Tuesday, June 27, 2017

Symphonie Chapter One


Movement One
Allegro Con Brio

01     It was twenty minutes to eight when he was seated.

Always impatient when the Ninth Symphony* was in the program . . . he was trying to read the background of the four soloists singing that evening: alle menschen werden bruder . . . all men should be brothers.  His eyes focused on the paper, but his mind flew . . . far, far back . . . far, far away.

It was 1977 when, for the first time, he was attending a live performance of the Ninth Symphony in his homeland, Iran.  The Roudaki Hall was the only opera house in the capital city of Tehran, and the Tehran Symphony Orchestra performed there as well.  He loved the orchestra and the artistic director and conductor, Farhad Meshkat. 

When the lights were dimmed, he was back in the hall, the beautiful home of the Symphony Orchestra of his town; he loved it so much.  Row one, right at the centre.  He had kept the habit of sitting in the first row from his youth . . . just loved watching the conductor, the soloist, and the front row strings very closely although the overall sound was not the best there.

He also loved the artistic director of the orchestra, Maestro Bernard Torney, but that evening, a young guest was conducting the symphony.  The concertmaster** entered, the principal oboe played La (A), and all musicians started to do the final fine tuning of their instruments.  The young conductor then came onstage.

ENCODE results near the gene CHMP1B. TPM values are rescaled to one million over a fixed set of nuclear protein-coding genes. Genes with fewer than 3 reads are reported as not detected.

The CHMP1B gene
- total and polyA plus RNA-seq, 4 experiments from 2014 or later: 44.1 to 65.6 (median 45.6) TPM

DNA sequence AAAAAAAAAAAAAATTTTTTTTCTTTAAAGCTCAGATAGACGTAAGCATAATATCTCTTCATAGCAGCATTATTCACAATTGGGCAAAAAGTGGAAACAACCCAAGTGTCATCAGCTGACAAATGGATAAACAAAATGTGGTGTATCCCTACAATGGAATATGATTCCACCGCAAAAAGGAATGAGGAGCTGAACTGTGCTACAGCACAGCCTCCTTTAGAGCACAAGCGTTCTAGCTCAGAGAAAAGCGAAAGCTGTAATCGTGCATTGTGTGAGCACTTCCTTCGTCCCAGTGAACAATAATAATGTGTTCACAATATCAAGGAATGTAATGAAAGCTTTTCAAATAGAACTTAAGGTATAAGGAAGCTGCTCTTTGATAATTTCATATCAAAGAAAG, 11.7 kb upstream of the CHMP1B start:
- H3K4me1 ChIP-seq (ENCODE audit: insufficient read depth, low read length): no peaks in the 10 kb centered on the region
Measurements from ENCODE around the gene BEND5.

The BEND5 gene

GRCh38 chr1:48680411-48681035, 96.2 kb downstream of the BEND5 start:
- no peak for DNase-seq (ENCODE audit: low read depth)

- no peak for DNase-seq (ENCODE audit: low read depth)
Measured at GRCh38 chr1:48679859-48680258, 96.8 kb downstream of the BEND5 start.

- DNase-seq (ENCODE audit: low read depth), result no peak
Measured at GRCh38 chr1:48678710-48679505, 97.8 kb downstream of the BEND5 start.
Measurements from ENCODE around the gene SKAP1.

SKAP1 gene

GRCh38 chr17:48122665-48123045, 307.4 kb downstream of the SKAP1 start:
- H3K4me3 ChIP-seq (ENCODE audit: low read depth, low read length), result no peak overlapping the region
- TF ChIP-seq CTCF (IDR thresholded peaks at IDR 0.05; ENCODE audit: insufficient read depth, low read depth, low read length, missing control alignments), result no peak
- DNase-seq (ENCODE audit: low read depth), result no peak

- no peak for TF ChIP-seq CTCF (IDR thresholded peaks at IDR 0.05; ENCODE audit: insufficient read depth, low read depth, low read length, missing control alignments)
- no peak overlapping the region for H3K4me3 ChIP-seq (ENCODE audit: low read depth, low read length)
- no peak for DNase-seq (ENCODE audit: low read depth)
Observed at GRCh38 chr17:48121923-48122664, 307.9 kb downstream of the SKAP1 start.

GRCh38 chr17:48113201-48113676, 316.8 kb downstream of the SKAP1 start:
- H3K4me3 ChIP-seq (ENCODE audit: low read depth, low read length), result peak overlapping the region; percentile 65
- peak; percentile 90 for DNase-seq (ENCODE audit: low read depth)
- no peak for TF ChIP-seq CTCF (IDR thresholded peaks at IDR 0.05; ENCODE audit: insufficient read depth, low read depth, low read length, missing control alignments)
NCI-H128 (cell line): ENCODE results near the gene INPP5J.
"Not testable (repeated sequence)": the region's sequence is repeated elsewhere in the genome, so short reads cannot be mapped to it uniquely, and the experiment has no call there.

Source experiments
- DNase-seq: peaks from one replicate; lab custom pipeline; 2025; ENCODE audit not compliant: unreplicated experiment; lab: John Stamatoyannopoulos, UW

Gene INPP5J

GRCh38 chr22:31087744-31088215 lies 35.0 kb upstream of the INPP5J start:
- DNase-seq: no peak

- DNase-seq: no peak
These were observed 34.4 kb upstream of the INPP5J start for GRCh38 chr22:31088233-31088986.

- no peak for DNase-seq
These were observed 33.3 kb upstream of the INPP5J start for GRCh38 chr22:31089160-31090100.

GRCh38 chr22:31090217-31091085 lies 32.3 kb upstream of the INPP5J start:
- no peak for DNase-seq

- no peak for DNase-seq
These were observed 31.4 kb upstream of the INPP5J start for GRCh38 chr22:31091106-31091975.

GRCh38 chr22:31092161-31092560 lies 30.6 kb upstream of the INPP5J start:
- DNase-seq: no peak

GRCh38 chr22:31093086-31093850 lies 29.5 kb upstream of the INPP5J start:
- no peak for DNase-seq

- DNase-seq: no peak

The strings started the opening tremolos.  He shut his eyes trying to swallow each note.  But the hallucination started again . . . went back, back.  His life was like a novel: the sweet years of youth, careless laughters, colourful lights, and love . . . all before the Islamic Revolution.  He was studying civil engineering when the Revolution started in 1978 and the universities were all closed.

The chorus rose at once.  He was hallucinating during all first three movements.  Beethoven switched the slow movement (conventionally the second) and scherzo (conventionally the third).  He also used solo timpani in scherzo just like opening his violin concerto with solo timpani in the first bar. 

Two years later, after the victory of the Islamic rebels over the 3000 years of monarchy in Iran, the universities were re-opened.  He finished his degree.  But soon after, the war started, against the blood-thirsty Saddam of Iraq.  People said it would come to an end soon, but it lasted eight full years with 500,000 young innocents killed and even more disabled.  People thought it could only happen in the movies: waiting for missiles, rockets, and chemical weapons several times a day flying over the heads.  Ah…thank God, it was another neighbourhood; we are fine . . . only until the next missile.  It was like a Russian roulette!

The third movement was a beautiful theme followed by several variations.  This could be one of the most beautiful slow movements of Beethoven’s if the great choral finale was not to come, making the audience impatient.

It was the sacred moment he loved so much, when the long introduction of the finale with all those flash backs to the previous movements ends and the chorus rise with a mysterious sound like a storm.  And thus sings the baritone***: O freunde, nicht diese tone . . . Oh friends, not these tones!  Rather, let us raise our voices in more pleasing and more joyful songs . . . Joy!  Joy!